Is Your Teen Ready for a Summer Job?
Your teen is itching to get a summer job and the spending money that goes along with it, but you’re not sure whether or not that's a good idea. A summer job can be a great way for your teen to gain skills and develop responsibility. However, it is important for parents to guide their teen in deciding if and when a summer job is a good fit.
“Is my child ready?”
Parents often wonder whether or not their child is ready to get a job. One way to answer this question is to check on federal labor laws that affect children and young adults. Federal law limits the number of hours young people can work, even during the summer. Laws also limits how late at night teens can work, especially for children under 16 years of age. The U.S. Department of Labor has more information on laws related to child labor on its website.
Even when teens are legally able to work in certain summer jobs, you might want to reassure yourself that they are ready to be good team players in the workplace. Consider these questions:
- How will they get to work on time and get home after work? Do they need a car?
- Are they able to follow directions well?
- Are they physically able to do the job they're considering? A young teen, for example, might be better suited to babysitting than landscaping.
- Do they need special certification to get the job they want?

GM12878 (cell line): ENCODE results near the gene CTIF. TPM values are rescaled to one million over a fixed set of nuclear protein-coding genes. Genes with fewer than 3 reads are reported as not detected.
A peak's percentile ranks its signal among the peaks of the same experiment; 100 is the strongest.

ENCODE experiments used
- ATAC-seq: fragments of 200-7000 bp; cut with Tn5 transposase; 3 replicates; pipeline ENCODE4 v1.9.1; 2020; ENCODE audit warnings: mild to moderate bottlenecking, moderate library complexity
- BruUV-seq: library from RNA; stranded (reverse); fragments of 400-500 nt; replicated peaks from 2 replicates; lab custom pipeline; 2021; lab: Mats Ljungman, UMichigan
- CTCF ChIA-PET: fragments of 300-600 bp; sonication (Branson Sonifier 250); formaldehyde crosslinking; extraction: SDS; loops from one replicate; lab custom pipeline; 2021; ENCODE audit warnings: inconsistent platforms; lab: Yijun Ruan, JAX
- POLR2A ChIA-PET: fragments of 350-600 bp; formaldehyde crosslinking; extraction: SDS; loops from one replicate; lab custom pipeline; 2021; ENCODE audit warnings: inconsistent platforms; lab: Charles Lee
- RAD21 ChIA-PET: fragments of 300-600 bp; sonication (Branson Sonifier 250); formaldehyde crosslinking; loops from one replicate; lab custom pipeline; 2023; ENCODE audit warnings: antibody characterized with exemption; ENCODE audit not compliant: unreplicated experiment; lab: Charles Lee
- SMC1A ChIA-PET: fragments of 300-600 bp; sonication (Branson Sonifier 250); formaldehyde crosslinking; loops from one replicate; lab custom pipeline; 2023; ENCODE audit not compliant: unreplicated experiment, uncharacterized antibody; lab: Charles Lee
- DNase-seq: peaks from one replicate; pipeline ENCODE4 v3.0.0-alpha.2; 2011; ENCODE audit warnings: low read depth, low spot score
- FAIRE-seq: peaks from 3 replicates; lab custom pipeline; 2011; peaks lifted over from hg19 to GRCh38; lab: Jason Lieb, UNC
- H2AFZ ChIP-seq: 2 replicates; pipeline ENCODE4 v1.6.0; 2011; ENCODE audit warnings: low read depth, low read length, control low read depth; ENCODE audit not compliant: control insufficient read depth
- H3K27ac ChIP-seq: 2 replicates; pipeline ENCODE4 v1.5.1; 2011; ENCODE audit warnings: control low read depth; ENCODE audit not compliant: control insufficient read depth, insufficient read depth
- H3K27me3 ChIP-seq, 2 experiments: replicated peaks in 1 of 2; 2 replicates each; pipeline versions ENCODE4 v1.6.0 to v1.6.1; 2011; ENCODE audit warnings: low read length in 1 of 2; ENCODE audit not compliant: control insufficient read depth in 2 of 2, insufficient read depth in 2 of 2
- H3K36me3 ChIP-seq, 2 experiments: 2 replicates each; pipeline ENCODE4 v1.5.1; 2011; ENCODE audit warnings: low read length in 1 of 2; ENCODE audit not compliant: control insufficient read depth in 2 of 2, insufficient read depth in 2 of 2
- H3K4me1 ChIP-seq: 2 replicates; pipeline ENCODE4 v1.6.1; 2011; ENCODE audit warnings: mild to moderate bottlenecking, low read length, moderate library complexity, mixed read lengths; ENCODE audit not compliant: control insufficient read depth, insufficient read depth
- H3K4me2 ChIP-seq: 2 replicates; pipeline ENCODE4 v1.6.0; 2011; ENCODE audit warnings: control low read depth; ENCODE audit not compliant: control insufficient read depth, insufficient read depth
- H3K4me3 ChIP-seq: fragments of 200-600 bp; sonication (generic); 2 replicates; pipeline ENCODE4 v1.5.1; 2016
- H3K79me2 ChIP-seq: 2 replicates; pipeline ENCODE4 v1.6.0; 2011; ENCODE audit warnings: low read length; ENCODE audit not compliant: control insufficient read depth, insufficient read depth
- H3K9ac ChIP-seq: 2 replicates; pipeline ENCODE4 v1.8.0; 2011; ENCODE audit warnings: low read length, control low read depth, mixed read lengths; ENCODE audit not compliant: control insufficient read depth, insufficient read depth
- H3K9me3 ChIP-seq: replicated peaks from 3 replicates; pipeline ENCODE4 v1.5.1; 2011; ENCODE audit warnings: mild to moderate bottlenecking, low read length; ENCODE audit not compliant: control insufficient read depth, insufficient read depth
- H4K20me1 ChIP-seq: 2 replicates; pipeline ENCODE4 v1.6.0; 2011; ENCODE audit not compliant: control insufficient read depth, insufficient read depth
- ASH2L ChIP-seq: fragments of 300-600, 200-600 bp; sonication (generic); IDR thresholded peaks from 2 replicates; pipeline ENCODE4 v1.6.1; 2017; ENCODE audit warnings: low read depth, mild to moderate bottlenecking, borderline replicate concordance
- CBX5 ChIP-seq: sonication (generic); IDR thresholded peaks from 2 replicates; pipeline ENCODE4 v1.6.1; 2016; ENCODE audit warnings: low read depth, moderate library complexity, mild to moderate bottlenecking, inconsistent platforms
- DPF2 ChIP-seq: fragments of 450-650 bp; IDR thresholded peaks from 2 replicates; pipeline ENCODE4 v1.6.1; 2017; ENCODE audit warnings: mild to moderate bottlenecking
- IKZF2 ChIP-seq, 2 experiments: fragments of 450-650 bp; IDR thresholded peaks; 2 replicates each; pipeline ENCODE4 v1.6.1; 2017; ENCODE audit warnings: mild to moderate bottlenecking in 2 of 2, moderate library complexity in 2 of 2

- Should they be focusing on summer school or private tutoring during the summer, rather than working full-time?
- Will they be able to balance family vacations, sports practices or other planned activities with the responsibilities of a summer job?
Summer job precautions
Safety is also an important issue for young workers. About 13% of the workforce is younger than age 24, and this group has one of the highest rates of injury. Here are some tips for safe work practices for teens:
- Teens need sun protection and need to stay hydrated. Many teens find outdoor work during the summer months, such as pool maintenance or lawn care. They should wear hats and sunscreen when in the sun and drink lots of water throughout the day.
- Make sure you have your teens' contact information and schedule. Know when to expect teens to return home after work and how to reach their workplace in case of emergency.
- Teens need to avoid hazardous work. For example, by federal law teens are not allowed to work in freezers, other than to go in to get items such as food. Encourage your teen to avoid taking on duties that are hazardous or dangerous to his or her health or well-being.
- Teen workers should report unsafe conditions to their boss. Let your kids know that everyone has the right to a safe working environment. For example, areas at work that could cause someone to slip and fall should be cleaned up, whether that means picking up items blocking a walkway or mopping up spills.
- Show teens how to reduce the chance of electrocution. Remind them to keep power tools and any machinery away from water and to never touch a downed power line.
- Teach teens about safe lifting practices. Talk about when to ask for help and how to lift safely (by using the knees instead of the back).
Once you’ve discussed all of this (and more), keep checking in with your teens as the summer progresses. Make sure that eating, sleeping and day-to-day care aren't suffering while they're holding down a job. Most teen summer jobs are great experiences, and you can help ensure this by keeping the lines of communication open between you and your children.